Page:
Industrial Relations in Australia

In Australia, the term “industrial relations” is essentially a euphemism for shitfights between employees and employers, usually with the involvement of unions.  The landscape here seems to be about halfway between the US (where it seems as if you can be “let go” with no warning for no reason) and France (where it seems you could set fire to your boss’ office and they still couldn’t sack you without causing rioting in the streets).

The current federal government has been moving the country further and further towards the US model over the last ten years.  The motto seems to be “employers can do whatever they want, whenever they want.”  From a certain perspective this makes sense – if employers can’t run companies the way they want, the companies may grind to a halt and collapse.  Then everybody loses.  There are many instances in the past of heavy-handed unions strangling industries so that the end result is higher costs for everyone and companies ultimately being killed off by faster moving competitors who weren’t similarly encumbered.

This approach of “the boss knows best” tends to fall down when the boss is an evil, scheming, malicious and/or criminal bastard.  There are plenty of examples of companies being destroyed and ordinary people bearing the cost due to straight out criminal behaviour by bosses (Enron and Tyco in the US, Bond Corp and Qintex in Australia).  That’s the problem with ideologies – fighting against the one you oppose tends to blind you to the failings of your own.

To me, it’s quite amusing to see the government pushing their own ideology to an extreme because they seem utterly blind to how much they are fucking up.  This government hates unions.  The influence of and membership in unions has been declining steadily for at least 20 years.  So what does the government do?  It institutes such scary-ass industrial relations laws that people are beating down the office doors of unions in their rush to sign up.  It’s such a colossal blunder, it reminds me of the grand plan pushed by US Neocons – let’s eradicate Muslim extremism by invading a Muslim country!

The environment being created essentially allows a boss to say to a worker “Your job no longer exists.  However, we invite you to apply for this newly created position.  It happens to be identical to your old position but the salary is 25% lower and there’s no overtime pay.  If you don’t like it you’re out the door.  Today.”  For some crazy reason, this complete lack of security freaks some people out.

I have actually chosen to work under pretty much that exact setup for quite a few years.  As a contractor I have to negotiate my rates and conditions on a regular basis and there is no guaranteed future.  The difference between me and the majority of workers is that I’m in a highly specialised industry with high pay rates and I tend to have the upper hand in negotiations.  Pretty much the complete opposite of the position low-skill workers find themselves in.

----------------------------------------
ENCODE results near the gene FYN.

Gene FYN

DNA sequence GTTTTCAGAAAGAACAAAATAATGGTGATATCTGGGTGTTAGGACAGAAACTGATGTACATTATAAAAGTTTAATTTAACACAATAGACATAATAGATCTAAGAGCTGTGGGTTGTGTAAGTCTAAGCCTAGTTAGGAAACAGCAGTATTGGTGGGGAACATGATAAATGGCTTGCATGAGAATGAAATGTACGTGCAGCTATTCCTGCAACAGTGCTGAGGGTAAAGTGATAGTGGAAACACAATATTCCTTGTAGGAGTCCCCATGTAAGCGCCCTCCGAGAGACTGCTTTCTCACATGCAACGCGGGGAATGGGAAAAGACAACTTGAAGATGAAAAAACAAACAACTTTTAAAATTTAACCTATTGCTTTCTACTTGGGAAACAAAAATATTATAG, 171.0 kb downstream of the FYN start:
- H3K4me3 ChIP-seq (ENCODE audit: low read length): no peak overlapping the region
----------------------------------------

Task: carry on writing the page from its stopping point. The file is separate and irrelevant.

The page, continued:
My advice to people who find themselves in this precarious situation is not to be scared: embrace the situation!  Contracts work two ways and employment contracts are no different.  Aggressively pursue what you want from an employer.  If the current one isn’t giving what you want, find one who is.  There are no secure jobs any more.  Thinking you have no choices means you will be sitting there with the sword of Damocles hanging over your head until the day when it inevitably drops.  It requires a whole new way of thinking for most people.

With that in mind, I’m going to submit a plan to the government for some vocational training for school students to get them ready for this brave new industrial world.  Essentially, the training would involve dumping a class of kids into a pit and giving them each a cricket bat.  Then I tell them that last one standing gets a thousand bucks.  After most of them have been beaten unconscious and the victor rises for their reward I say this to them:

“I’ve changed the terms of the agreement.  Here’s a week’s worth of two minute noodles.  Come back and do the same thing next week if you want to eat again.”

It’s exactly the same as what they’ll face in the workforce.



Filed under Politics, Work

5 responses to “Industrial Relations in Australia

  1. Salamaat,
    Man that just makes me really mad. You are right the job security situatino is really precarious; and like you, I have recently embraced the contractor mode which has worked to my advantage (especially with telecommuting).

    But it does piss me off still; because its the large corporations that win in the end. and what happened to govts being “FOR the people” ???!

  2. Working for the State:
    1. be good the first 6 months make it past probation.
    2. do what the fuck you want.
    3. get in trouble
    4. be good for another 6 months
    5. Retire with 20 years of service. Your supervisor is in the insane asylum from putting up with your sorry ass.

  3. HAHAHAH Sandra you are hilarious!

    I worked for the state for a min and thought it was nuts… i literally had a co-worker who watched ALL “her soaps” right at HER desk (mini TV). She had been there for 20 plus years…go figure!

  4. Maliha: this sort of thing is cyclical – ultimately negative companies will destroy themselves but a lot of people will get hurt before they learn their lessons.

    Sandra: sounds like fun!

  5. Right now, I am a teacher in Taiwan. I do enjoy the job security, knowing that I can find any type of teaching job pretty easy. I am under a contract, which is usual in Taiwan for foreign teachers. But I’ve learned that contracts don’t mean shit in Taiwan. They try to exploit you at every turn. Naturally, there are good sides to this.

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